31 Naming Alkanes International Union of Pure and Applied Chemistry (IUPAC) system of nomenclature Steps in naming in complex branched-chain alkanes Find parent hydrocarbon chain Identify the longest continuous chain of carbon atoms, use the name of that chain as the parent name
32 Naming Alkanes If two different chains of equal length are present, choose the one with the larger number of branch points as the parent
33 Naming Alkanes Number the atoms in the longest chain Beginning at the end nearer the first branch point, number each carbon atom in the parent chain If there is branching at an equal distance away from both ends of the parent chain, begin numbering at the end nearer to the second branch point
34 Naming Alkanes Identify and number substituents Assign a number, or locant, to each substituent to locate its point of attachment to the parent chain If there are two substituents on the same carbon, give both the same number
35 Naming Alkanes Write the name as a single word
36 Naming Alkanes Name a branched substituent as though it were itself a compound
37 Worked Example Give IUPAC names for the following compounds: a) b) Solution: a) 2,4-Dimethylpentane b) 2,2,5-Trimethylhexane
38 Worked Example Give the IUPAC name for the following hydrocarbon and convert the drawing into a skeletal structure
39 Worked Example Solution:
40 Properties of Alkanes Called paraffins because they do not react as most chemicals Low affinity compounds Burn in a flame, producing carbon dioxide, water, and heat Methane reacts with Cl2 in the presence of light to produce:
41 Physical Properties of Alkanes Boiling points and melting points increase as size of alkane increases Dispersion forces increase as molecule size increases, resulting in higher melting and boiling points 2016 Cengage Learning. All Rights Reserved.
42 Figure A Plot of Melting and Boiling Points Versus Number of Carbon Atoms for the C1 C14
43 Conformations Stereochemistry: Branch of chemistry concerned with the 3 dimensional aspects of molecules σ bonds are cylindrically symmetrical Rotation is possible around C C bonds in openchain molecules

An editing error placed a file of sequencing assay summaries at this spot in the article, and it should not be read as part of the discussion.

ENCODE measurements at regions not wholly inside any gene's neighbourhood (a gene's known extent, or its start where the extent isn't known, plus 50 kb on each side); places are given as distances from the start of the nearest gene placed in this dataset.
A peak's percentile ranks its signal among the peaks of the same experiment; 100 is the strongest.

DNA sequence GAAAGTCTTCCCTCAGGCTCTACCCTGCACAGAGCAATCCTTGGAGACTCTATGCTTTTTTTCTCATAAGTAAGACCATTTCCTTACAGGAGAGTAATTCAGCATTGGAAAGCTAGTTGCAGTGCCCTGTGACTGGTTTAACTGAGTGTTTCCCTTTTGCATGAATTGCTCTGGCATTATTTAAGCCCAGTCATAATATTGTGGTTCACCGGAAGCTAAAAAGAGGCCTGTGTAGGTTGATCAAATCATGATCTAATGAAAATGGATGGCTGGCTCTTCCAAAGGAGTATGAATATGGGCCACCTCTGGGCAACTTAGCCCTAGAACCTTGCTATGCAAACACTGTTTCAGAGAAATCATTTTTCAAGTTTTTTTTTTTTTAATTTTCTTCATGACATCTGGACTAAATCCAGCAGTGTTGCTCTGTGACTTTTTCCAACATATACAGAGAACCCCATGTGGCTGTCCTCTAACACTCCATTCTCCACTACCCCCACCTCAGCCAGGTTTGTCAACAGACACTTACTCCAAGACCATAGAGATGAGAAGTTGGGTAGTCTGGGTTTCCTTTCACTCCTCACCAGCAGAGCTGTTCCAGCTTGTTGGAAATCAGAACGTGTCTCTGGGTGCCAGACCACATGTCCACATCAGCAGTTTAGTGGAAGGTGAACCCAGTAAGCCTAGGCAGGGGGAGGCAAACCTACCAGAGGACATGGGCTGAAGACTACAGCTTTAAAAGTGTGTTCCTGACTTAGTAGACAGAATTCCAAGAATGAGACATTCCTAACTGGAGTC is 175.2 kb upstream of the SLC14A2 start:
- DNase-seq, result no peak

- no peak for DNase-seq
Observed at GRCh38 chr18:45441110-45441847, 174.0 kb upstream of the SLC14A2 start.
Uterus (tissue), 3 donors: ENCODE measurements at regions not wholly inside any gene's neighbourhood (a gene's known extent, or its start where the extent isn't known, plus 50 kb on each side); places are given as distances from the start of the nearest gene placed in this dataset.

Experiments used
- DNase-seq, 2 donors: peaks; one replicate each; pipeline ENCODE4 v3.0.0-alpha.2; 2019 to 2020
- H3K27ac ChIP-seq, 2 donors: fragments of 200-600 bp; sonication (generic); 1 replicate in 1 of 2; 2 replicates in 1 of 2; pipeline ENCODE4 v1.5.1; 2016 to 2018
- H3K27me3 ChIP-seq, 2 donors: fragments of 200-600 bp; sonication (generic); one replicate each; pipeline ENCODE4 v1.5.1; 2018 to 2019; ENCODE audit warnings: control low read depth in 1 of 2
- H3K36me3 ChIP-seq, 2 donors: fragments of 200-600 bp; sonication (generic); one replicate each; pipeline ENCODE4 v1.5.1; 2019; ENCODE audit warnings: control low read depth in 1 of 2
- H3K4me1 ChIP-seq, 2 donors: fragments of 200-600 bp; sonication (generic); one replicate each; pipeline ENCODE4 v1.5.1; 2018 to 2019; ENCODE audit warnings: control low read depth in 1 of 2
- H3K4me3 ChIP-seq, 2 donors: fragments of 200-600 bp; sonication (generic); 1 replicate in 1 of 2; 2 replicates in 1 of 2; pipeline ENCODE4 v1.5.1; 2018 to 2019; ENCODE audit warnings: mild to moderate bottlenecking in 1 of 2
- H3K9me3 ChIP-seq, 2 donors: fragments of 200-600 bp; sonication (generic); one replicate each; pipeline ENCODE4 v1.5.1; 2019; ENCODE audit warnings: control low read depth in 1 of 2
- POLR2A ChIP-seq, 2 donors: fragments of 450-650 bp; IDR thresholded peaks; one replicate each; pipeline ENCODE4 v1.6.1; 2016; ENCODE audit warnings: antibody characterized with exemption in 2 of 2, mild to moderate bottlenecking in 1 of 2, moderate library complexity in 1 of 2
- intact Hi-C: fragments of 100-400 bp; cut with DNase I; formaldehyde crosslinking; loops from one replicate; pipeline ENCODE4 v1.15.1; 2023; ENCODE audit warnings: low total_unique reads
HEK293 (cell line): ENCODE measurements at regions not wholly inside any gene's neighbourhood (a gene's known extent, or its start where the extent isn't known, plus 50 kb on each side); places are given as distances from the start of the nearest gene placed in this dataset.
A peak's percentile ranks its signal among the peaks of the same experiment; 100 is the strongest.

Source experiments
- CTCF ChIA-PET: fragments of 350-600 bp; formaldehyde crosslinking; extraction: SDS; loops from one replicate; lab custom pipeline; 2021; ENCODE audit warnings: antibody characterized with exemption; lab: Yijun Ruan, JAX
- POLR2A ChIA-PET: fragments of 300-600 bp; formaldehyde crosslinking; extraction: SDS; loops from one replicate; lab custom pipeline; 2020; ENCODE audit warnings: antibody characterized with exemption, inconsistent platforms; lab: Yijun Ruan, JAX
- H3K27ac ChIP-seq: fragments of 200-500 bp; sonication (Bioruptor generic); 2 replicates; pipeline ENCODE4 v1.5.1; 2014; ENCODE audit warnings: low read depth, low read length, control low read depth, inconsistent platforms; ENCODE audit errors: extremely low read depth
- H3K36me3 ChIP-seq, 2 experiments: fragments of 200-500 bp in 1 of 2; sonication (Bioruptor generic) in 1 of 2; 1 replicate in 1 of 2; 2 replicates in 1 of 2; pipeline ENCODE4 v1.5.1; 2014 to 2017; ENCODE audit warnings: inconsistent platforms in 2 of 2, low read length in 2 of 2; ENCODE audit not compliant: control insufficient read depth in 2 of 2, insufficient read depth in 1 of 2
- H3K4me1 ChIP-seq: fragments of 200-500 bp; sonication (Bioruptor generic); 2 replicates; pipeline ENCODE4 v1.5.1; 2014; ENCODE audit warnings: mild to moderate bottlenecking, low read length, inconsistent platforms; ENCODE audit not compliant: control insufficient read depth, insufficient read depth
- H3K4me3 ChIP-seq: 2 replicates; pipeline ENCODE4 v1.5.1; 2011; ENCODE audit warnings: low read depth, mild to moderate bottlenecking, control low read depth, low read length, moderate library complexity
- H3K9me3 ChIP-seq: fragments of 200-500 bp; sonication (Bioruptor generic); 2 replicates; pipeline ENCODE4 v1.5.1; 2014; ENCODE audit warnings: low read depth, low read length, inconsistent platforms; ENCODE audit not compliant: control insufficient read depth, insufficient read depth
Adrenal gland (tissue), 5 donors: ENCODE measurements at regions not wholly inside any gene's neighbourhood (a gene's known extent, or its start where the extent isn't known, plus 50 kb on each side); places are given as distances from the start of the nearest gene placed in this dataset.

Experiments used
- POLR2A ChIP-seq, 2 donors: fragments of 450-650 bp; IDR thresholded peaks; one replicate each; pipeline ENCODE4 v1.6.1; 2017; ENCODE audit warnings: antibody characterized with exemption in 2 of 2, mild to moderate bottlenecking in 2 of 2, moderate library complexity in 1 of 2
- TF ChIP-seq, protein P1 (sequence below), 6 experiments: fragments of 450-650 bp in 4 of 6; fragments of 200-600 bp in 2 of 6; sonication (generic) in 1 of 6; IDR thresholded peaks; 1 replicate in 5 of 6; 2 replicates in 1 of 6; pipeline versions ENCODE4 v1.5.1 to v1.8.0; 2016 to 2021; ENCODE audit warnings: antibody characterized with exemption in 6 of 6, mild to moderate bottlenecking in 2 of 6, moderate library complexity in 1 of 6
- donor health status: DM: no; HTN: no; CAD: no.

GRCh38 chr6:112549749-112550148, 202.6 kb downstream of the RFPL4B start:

44 Conformations Different arrangement of atoms resulting from bond rotation Conformers: Molecules that have different arrangements Called conformational isomers Can be represented in 2 ways
45 Torsional Strain Strain in a molecule caused by electron repulsion between eclipsed bonds Perfectly free rotation is not observed There is a barrier to rotation, and some conformers are more stable than others Staggered conformation: Most stable All 6 C H bonds are as far away as possible Eclipsed conformation: Least stable All 6 C H bonds are as close as possible to each other
46 Figure A Graph of Potential Energy Versus Bond Rotation in Ethane
47 Conformations of Other Alkanes Eclipsed conformer of propane has 3 interactions - Two ethane-type H H interactions, and one H CH3 interaction
48 Conformations of Other Alkanes Conformational situation is more complex for larger alkanes Not all staggered conformations have same energy Not all eclipsed conformations have same energy Anti conformation: Geometric arrangement around a C C single bond in which the two largest substituents are 180 apart As viewed in a Newman projection
49 Conformations of Butane Gauche conformation: Conformation of butane in which the two methyl groups lie 60 apart
50 Steric Strain Repulsive interaction that occurs when atoms are forced closer together than their atomic radii allow
51 Figure A Plot of Potential Energy Versus Rotation for the C2 C3 Bond in Butane
52 Table Energy Costs for Interactions in Alkane Conformers
53 Worked Example Sight along the C2 C3 bond of 2,3-dimethylbutane Draw a Newman projection of the most stable conformation Solution: This conformation of 2,3-dimethylbutane is the most stable because it is staggered Has the fewest CH3 CH3 gauche interactions
54 Summary Group of atoms within a larger molecule that has a characteristic chemical reactivity is called a functional group Chemical reactions of an organic molecule are determined by its functional groups Alkanes are a class of saturated hydrocarbons Alkanes don t contain functional groups, are relatively inert, and can be either straight-chain or branched
55 Summary Constitutional isomers are compounds that have the same chemical formula but different structures which differ in their connections between atoms Rotation is possible around σ bonds because of their cylindrical symmetry Alkanes exist in a large number of rapidly interconverting conformations Newman projections make it possible to visualize the spatial consequences of bond rotation
56 Summary Staggered conformation of ethane is 12 kj/mol (2.9 kcal/mol) and more stable than the eclipsed conformation because of torsional strain Generally all alkanes are most stable when all of its bonds are staggered